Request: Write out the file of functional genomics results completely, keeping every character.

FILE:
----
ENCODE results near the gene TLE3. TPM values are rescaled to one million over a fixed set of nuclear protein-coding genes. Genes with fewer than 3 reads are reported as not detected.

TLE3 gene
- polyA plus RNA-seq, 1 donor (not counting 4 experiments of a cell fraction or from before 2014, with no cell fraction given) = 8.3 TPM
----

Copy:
ENCODE results near the gene TLE3. TPM values are rescaled to one million over a fixed set of nuclear protein-coding genes. Genes with fewer than 3 reads are reported as not detected.

TLE3 gene
- polyA plus RNA-seq, 1 donor (not counting 4 experiments of a cell fraction or from before 2014, with no cell fraction given) = 8.3 TPM